The European Union’s (EU’s) ambassador to South Africa, Riina Kionka, confirmed on Thursday that the bloc intended initiating a dialogue with the South African government on the current rules governing broad-based black economic empowerment (BBBEE), compliance with which remained challenging for most European investors.
Kionka stressed that EU businesses were not opposed to the policy itself, which they viewed as important for delivering the economic transformation required for greater inclusion of black citizens in the economy.
Nevertheless, the EU felt that the policy needed to be “recalibrated” to take account of the constraints on many foreign firms, especially small and medium-sized enterprises and family-owned businesses, to relinquish ownership or to implement complex equity-equivalent schemes.
These difficulties were again highlighted in a newly published study into the response of a diverse range of EU investors to BBBEE.
The firms canvassed for the study, released on November 5, were both large and small and included investors in a range of sectors from Austria, France, Germany, Portugal and Sweden.
Respondents expressed support for the BBBEE objectives, but expressed frustration with the way the policy was being implemented and with the changes that had been made to the codes through which compliance was measured.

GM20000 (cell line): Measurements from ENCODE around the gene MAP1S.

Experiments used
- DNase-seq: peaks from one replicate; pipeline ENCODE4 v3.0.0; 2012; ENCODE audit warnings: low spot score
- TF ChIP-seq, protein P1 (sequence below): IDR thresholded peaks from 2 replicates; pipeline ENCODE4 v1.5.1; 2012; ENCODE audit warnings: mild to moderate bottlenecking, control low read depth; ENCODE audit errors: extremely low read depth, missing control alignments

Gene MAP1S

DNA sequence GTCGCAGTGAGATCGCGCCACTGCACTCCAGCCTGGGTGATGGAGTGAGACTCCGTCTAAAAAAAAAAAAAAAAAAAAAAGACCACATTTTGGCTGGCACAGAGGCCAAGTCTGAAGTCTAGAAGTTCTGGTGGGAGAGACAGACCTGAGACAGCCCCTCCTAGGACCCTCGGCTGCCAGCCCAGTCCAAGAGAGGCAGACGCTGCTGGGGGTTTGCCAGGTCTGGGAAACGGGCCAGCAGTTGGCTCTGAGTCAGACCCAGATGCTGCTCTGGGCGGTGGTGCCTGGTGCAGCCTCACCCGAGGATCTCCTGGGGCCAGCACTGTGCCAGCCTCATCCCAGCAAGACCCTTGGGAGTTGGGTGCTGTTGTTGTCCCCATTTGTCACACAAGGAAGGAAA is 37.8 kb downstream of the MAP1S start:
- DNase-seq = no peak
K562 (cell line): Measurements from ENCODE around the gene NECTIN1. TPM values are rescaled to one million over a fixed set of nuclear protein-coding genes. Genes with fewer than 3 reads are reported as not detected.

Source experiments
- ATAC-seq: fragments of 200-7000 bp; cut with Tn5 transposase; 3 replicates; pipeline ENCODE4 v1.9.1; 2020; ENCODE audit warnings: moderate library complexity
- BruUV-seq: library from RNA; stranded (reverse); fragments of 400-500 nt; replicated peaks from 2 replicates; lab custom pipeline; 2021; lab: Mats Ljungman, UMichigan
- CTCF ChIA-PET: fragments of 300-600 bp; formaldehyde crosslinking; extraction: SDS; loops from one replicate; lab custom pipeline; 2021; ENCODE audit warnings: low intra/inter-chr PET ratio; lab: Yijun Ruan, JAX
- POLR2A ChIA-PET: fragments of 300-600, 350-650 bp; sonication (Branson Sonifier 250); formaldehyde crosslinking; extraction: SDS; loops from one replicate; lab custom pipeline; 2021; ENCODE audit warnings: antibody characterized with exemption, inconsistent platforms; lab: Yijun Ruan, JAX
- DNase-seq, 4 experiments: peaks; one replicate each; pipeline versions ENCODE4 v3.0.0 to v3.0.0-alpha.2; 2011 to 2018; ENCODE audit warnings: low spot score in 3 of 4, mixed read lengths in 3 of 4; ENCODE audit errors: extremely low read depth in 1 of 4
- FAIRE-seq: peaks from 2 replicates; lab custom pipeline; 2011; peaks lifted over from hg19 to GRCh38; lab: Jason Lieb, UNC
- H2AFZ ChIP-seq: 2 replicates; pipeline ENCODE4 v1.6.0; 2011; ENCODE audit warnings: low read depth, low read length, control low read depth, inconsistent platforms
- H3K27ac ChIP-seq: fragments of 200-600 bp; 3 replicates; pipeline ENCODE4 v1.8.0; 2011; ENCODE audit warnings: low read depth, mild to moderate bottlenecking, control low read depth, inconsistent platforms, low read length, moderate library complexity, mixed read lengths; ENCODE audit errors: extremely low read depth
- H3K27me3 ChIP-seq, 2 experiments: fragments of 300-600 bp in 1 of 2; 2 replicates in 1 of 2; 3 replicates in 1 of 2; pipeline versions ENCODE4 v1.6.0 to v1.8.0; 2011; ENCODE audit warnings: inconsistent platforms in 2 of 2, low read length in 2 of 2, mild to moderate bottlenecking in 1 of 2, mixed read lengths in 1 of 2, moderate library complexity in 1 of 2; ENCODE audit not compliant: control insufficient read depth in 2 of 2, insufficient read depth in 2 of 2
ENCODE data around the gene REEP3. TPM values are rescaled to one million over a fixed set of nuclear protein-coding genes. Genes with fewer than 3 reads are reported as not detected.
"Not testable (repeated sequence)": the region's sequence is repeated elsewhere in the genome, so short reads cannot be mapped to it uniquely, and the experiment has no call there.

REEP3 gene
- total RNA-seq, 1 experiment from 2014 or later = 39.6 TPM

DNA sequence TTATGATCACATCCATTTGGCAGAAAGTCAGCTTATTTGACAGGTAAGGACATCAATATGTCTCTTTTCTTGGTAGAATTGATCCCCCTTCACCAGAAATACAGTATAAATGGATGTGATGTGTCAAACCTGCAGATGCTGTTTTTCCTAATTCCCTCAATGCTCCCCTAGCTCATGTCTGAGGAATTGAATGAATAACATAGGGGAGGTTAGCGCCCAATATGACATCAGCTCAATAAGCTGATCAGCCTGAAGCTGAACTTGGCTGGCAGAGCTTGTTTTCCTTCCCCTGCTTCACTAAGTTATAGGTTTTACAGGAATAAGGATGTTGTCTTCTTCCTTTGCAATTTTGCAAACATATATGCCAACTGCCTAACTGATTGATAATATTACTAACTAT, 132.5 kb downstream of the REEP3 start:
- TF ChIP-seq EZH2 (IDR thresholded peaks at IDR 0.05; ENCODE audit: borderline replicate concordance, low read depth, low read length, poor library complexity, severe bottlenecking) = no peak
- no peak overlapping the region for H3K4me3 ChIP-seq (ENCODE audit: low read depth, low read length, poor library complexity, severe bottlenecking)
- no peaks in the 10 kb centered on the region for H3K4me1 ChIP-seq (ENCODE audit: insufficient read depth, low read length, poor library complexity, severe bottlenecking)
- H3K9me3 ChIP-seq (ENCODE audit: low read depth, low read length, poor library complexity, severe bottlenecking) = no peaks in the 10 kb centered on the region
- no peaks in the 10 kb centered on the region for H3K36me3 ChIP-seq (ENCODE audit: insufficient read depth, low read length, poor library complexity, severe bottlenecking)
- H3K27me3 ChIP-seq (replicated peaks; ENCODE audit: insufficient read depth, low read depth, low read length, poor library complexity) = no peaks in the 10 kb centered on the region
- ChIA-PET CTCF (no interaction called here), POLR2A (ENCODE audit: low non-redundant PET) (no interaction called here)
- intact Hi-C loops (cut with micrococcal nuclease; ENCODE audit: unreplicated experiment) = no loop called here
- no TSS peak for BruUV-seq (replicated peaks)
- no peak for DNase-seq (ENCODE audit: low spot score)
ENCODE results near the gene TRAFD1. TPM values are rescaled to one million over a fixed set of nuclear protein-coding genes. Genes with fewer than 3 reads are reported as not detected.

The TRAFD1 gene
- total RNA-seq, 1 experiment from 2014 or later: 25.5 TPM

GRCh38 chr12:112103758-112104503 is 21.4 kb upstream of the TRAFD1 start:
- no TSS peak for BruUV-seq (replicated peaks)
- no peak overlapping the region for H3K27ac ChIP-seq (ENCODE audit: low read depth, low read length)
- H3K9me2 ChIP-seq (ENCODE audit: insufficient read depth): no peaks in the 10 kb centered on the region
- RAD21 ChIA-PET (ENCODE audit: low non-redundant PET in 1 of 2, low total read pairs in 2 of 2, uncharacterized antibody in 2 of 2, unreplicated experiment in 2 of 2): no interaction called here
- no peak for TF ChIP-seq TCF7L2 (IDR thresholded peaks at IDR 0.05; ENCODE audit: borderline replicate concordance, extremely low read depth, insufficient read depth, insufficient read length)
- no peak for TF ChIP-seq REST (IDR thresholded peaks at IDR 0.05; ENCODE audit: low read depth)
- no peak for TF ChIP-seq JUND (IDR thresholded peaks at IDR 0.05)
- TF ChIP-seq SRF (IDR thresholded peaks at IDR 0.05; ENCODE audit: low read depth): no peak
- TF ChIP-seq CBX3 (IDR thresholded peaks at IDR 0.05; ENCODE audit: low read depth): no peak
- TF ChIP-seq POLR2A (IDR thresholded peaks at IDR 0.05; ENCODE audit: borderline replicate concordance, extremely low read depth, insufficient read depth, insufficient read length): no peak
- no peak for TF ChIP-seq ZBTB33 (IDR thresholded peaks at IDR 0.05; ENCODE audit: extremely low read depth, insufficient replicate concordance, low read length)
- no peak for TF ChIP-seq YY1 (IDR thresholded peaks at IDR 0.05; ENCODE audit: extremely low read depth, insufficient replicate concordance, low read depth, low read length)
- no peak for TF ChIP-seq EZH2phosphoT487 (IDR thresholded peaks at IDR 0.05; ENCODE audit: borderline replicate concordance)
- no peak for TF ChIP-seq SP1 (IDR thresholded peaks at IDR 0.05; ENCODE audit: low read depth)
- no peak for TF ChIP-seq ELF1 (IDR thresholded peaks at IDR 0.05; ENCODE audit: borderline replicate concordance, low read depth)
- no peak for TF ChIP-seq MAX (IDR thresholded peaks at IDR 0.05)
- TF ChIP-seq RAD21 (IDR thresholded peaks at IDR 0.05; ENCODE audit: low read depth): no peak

The businesses interviewed also called for the skills-development component of the codes to receive greater prominence and a larger scorecard weighting.
Kionka reported that, despite these frustrations, 27% of EU investors in South Africa had achieved a BBBEE rating of Level 4 or better, with Level 1 representing the greatest level of compliance. A further 22% of EU firms had ratings ranging from levels 5 to 9.
There are estimated to be some 1 055 EU businesses with operations in South Africa.
Kionka said that the EU was deeply committed to collaborating with the South African government to find a “win-win” solution, which supported both economic transformation and continued investment in what was still perceived to be an attractive market for EU firms.
She indicated that it had approached the Department of Trade, Industry and Competition to initiate a dialogue on the BBBEE policy and the codes, but that it still awaited a response.
The EU was also aware that other countries had similar “challenges” with the policy. However, it had not yet approached these countries or other blocs to partner with in seeking a recalibration of the policy.
“I won’t speculate on what [the outlook for foreign direct investment] will be if the status-quo remains, but we all know very well that investors vote with their feet.”